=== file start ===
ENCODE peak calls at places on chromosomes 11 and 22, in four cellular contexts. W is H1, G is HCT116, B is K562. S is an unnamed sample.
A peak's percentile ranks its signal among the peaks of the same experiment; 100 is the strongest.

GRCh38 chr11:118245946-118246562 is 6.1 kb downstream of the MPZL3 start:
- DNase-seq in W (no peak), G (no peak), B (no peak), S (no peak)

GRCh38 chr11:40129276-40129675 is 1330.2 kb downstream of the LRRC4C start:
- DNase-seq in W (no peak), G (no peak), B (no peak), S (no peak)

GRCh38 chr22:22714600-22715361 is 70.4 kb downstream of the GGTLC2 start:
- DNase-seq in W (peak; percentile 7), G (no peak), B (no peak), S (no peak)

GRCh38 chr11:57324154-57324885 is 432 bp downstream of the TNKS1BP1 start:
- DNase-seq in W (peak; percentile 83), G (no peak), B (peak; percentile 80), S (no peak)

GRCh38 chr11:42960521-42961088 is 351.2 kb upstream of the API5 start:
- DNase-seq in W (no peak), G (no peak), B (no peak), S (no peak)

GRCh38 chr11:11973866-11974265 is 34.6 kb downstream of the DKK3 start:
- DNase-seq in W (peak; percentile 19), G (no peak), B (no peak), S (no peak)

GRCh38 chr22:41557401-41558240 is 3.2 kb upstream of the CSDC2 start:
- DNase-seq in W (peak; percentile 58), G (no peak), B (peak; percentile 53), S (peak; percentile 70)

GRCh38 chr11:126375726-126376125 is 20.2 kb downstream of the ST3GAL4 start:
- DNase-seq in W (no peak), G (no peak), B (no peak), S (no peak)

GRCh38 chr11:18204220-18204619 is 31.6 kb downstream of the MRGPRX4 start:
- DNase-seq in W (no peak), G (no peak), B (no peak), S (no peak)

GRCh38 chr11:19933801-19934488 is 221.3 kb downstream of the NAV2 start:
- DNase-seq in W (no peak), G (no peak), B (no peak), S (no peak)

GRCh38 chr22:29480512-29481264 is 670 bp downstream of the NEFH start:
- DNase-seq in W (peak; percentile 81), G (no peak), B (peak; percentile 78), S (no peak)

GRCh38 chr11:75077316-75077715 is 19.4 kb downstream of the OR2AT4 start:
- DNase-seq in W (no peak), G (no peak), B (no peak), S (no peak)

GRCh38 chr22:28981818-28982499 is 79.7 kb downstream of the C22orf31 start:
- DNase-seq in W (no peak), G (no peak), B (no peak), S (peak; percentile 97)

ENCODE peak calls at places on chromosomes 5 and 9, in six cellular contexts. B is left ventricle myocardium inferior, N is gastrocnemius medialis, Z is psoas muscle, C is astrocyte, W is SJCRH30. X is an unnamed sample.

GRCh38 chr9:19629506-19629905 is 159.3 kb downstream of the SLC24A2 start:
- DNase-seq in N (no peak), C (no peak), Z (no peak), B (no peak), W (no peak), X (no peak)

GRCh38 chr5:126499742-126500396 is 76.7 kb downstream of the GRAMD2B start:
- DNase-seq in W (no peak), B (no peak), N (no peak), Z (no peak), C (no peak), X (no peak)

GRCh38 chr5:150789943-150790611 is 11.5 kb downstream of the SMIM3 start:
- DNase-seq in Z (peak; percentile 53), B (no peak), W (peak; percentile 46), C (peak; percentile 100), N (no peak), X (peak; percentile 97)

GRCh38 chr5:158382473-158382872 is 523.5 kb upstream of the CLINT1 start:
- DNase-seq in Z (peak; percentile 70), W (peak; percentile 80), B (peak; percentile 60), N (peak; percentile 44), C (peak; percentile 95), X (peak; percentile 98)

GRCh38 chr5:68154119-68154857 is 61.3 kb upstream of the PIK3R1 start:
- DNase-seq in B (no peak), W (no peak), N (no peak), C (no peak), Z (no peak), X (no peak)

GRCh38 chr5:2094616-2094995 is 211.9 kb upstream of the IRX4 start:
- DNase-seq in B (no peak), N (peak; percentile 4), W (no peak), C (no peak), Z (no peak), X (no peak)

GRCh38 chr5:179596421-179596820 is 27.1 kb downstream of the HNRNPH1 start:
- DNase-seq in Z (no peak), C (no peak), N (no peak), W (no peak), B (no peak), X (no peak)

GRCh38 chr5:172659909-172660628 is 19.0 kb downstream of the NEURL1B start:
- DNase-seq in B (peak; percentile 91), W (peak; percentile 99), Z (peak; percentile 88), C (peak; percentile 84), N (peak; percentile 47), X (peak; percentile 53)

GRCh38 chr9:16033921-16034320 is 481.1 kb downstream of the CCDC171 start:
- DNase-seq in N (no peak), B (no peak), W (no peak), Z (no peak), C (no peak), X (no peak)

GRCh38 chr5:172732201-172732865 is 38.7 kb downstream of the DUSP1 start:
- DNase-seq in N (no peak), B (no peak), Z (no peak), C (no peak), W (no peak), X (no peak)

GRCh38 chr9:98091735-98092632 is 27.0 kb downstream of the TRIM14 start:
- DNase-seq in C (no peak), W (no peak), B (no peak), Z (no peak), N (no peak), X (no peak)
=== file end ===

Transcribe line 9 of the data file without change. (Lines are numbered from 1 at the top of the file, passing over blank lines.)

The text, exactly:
GRCh38 chr11:57324154-57324885 is 432 bp downstream of the TNKS1BP1 start: